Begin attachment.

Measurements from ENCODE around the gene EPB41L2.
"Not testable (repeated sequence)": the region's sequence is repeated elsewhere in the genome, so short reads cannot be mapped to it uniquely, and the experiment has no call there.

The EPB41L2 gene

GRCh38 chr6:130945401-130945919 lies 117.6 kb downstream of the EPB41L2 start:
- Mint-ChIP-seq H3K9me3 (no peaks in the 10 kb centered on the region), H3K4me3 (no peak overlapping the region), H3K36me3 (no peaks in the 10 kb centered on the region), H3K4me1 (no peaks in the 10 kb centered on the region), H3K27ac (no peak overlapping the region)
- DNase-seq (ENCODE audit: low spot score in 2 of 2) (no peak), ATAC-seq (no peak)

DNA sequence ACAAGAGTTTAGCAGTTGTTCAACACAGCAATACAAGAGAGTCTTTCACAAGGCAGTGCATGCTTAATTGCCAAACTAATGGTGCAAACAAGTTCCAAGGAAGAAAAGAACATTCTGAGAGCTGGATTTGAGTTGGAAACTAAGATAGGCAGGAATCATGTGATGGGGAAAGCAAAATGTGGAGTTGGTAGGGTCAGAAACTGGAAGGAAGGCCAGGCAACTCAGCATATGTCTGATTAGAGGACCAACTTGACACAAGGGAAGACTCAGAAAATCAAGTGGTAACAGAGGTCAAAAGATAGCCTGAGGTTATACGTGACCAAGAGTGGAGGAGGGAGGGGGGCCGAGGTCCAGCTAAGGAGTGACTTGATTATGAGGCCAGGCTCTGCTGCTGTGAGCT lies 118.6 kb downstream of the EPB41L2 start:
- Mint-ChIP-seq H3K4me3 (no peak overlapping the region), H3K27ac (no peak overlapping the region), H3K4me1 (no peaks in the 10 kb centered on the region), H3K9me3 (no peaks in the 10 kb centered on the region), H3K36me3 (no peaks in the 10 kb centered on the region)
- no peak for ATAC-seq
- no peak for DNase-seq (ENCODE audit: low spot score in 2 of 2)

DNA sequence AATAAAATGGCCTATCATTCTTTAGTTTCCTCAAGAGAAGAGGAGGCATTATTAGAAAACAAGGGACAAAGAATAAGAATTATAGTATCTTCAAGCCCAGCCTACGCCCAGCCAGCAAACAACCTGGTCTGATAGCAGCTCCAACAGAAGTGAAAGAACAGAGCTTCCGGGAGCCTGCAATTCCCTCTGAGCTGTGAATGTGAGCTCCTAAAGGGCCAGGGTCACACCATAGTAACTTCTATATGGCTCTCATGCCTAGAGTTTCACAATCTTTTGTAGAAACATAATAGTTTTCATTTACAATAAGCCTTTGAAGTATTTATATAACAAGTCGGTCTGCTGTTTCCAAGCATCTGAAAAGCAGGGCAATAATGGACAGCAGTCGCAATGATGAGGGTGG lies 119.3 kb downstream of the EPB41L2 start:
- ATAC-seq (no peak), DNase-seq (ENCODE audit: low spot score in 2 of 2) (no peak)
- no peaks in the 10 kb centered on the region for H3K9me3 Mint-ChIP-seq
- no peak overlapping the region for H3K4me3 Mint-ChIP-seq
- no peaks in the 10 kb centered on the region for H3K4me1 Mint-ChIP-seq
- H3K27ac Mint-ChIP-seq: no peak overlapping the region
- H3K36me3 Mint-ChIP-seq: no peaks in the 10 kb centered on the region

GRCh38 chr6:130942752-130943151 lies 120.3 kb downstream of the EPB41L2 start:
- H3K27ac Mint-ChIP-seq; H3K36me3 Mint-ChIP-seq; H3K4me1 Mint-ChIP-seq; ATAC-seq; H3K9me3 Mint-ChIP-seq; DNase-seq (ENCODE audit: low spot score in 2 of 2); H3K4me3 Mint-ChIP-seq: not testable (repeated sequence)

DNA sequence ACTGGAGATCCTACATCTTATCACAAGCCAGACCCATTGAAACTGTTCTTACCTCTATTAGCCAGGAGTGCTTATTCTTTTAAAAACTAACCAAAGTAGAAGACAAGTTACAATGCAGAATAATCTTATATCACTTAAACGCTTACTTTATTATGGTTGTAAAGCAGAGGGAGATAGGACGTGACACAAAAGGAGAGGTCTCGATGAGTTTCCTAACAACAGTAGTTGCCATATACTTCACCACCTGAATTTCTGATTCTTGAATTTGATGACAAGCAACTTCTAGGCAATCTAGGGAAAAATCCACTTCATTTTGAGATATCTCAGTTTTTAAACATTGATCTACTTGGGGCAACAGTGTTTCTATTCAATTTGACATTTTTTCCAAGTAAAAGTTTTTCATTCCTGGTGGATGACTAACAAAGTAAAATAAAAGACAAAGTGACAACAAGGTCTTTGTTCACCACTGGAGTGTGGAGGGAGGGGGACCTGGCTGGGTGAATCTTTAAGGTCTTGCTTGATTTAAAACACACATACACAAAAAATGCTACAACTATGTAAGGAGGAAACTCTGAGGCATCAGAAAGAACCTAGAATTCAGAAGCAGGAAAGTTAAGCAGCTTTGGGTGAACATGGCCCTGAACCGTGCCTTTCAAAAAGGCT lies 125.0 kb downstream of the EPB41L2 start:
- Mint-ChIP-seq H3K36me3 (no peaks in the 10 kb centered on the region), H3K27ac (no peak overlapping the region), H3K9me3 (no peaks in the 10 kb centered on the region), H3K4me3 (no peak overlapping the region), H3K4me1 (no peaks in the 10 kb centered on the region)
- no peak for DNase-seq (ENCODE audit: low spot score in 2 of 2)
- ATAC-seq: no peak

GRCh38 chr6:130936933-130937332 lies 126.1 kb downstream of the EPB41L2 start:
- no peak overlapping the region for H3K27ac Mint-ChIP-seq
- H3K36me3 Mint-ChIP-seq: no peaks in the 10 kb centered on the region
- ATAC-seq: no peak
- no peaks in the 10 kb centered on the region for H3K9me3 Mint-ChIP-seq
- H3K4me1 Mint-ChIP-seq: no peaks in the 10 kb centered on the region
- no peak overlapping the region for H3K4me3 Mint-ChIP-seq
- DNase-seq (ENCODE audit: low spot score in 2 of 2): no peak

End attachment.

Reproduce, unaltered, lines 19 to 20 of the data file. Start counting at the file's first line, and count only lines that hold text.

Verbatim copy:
- H3K27ac Mint-ChIP-seq; H3K36me3 Mint-ChIP-seq; H3K4me1 Mint-ChIP-seq; ATAC-seq; H3K9me3 Mint-ChIP-seq; DNase-seq (ENCODE audit: low spot score in 2 of 2); H3K4me3 Mint-ChIP-seq: not testable (repeated sequence)

DNA sequence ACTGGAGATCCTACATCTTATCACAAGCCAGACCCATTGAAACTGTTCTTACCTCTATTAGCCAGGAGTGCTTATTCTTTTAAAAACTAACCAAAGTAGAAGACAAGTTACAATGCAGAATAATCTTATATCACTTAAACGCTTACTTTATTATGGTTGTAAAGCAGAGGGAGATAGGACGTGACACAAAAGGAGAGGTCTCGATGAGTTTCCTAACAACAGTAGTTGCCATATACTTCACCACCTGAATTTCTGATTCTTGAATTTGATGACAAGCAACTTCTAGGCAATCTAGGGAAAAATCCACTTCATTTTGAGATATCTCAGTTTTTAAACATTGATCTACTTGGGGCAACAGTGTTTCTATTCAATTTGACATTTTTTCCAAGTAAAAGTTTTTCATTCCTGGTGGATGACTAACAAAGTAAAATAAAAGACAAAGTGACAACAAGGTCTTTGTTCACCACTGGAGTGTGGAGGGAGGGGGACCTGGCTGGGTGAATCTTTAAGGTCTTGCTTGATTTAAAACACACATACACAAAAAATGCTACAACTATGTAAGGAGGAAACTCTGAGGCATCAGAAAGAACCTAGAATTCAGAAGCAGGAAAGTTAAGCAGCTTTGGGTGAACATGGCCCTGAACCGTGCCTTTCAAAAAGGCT lies 125.0 kb downstream of the EPB41L2 start: